10 life lessons from my autoimmune disorder (ITP) that helped me brave the Covid-19 pandemic

Series on Mental Health & Mindfulness

©Creative Lettering by Roshna @ https://www.instagram.com/creativeme157/?hl=en


Greetings for the day!

Thank you everyone for the overwhelming response to yesterday’s post through blog comments and personal messages. I was actually not comfortable sharing my personal experiences with a wider audience than the privy person I am. But seeing and hearing the news coming around about pandemic related mental health issues and steroid-induced side effects, I felt compelled and obliged to put a word outside. I remember when I was going through all of these, it was some random article or essay or quote that I came across in the ocean of the internet that anchored me with hopes to look forward. The knowledge that I gained from the online support group helped me understand and deal with the illness. So this series is more like giving back to society or someone in need, the love, that I received from random strangers through words of shared experiences.

Every crisis is here to teach us something and to make us better. Though we might feel excruciating pain through the process, the lessons it leaves us with are always worth an ocean of books.

When I look back to what I was 10 years back, I could clearly see myself as a person naïve and being available for everyone and everything, taking pride in multitasking and clearly running a rat race. Thanks to the FOMO created by the social media platforms too. At one point in time, I was working part-time, volunteering with NGO, upcycling crafts all along while keeping engaged a hyperactive toddler and catering to never-ending household chores with no domestic help. And I was still feeling incompetent or at least made to feel so, as I had suggestions pouring in to take up a full-time job (delegating chores or having domestic help was never in the picture). A woman can do it all was the motto and I went with it and rat raced until a day would come where my hand would tremble and serving myself a plate of rice would feel intimidating (thanks to steroids).

In that one moment when the whole of my body would scream pain with legs too tired to stand, mind trying hard to focus all the energy to just get done one thing at hand—to have that first mouth of food—the feeling of helplessness would make me go weaker. That moment was a turning point making me realize how much I took myself, my health for granted that it never occurred to me to take care of myself before caring or being there for others. It took that one moment to realize that life is a solo journey no matter how many people you have around. It’s only you who can work on yourself. External help from others can be mere add-ons but the source is just you.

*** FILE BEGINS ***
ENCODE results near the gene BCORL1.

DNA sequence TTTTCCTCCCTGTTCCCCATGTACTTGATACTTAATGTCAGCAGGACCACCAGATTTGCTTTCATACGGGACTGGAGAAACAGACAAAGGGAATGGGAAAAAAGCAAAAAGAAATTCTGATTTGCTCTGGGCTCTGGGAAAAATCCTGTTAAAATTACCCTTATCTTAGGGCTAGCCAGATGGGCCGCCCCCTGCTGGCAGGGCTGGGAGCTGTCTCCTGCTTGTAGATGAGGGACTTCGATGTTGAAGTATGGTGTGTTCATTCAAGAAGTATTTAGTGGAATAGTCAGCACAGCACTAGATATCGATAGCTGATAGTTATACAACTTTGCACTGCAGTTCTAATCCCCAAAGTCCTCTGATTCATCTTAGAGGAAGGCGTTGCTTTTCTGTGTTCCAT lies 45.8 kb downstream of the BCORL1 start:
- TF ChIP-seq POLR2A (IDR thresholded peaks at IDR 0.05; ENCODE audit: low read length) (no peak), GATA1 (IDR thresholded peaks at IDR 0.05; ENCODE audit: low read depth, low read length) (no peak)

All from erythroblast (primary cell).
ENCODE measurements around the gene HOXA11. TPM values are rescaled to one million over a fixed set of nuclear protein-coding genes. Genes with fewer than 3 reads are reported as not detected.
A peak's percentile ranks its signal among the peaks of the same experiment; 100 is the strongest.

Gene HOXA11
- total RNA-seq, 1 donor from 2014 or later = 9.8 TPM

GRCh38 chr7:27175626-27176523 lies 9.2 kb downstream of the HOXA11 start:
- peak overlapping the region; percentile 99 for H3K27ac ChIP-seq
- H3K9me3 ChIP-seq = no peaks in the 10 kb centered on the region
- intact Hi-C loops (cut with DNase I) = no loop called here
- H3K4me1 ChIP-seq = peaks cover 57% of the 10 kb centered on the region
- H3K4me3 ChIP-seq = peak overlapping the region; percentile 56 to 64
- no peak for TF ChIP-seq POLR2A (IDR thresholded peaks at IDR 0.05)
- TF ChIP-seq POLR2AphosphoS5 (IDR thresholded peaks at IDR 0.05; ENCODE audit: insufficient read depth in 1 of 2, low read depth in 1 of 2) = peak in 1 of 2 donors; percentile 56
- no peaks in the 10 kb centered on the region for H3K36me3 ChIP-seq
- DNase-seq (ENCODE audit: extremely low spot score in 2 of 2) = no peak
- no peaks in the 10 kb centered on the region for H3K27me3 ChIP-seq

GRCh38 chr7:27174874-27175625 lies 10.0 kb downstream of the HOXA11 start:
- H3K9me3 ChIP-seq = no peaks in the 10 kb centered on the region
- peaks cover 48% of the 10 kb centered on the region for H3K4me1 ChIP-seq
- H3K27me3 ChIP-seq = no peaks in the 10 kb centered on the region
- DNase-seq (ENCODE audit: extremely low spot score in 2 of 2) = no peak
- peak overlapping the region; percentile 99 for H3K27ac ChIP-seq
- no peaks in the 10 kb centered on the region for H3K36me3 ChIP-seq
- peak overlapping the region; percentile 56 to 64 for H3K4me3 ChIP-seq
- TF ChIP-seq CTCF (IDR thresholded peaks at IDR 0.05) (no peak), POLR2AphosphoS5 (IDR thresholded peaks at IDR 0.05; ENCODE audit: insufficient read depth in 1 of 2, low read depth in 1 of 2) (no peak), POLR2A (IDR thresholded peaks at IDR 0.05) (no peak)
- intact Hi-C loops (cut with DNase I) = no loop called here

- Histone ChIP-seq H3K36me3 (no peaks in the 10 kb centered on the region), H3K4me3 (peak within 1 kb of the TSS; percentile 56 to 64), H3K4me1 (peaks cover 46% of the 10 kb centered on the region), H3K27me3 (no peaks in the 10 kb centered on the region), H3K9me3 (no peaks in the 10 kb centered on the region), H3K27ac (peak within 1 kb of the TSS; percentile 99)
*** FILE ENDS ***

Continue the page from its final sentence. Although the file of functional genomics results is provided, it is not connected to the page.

That makes me come to the third life lesson that ITP has taught, to prioritize. While setting goals after goals, living as mere status symbols, we forget the essence and the purpose of life, our being. The plane of contentment always looks like a distant mirage. While that’s on one side, there is also this other aspect of people blaming for prioritizing. People looking down upon you if you chose to live a simpler life. Interestingly or funnily, if you notice, it would be an individual person, sometimes even a stranger who would be pushing or convincing you to prioritize materialistic needs and everything else except your peace of mind and blame it in the name of society, telling society will not respect you. People conveniently guilt trip you for prioritizing yourself by labelling you selfish or a miser. I’ve been through the drill but not anymore. Now tell me how can I not prioritize myself and my peace of mind with a body that seems to be a work in progress for a lifetime-threatening to bleed/bruise any given moment? SIGH!

If there’s something this pandemic has taught us all, it’s this: to prioritize our needs, work, and get to the basics. And most importantly, the isolation has made it clear that life is a solo journey. As much as it’s important to live a life without harming others, it’s also important to not take crap from others. Only you can help better your life.

Being alone doesn’t have to feel lonely.

The next two days’ posts will focus on how prioritization can be viewed from two broad lens, basics and boundaries. That said, today I’ll leave you with few questions to reflect upon:

  1. What did you do today (how much ever small task) for the betterment of yourself?
  2. If you were to be remembered for just three things, what would it be?
  3. What do you think is the purpose of your being?

Reflect upon these questions. Maybe put it in your journal or share it as comments here. Feel free to write to me at promisingpoetry5@gmail.com if you may wish to.

Stay safe, take care.

Blessed be!

This post is a part of Blogchatter Half Marathon and also part of Blogchatter’s CauseAChatter.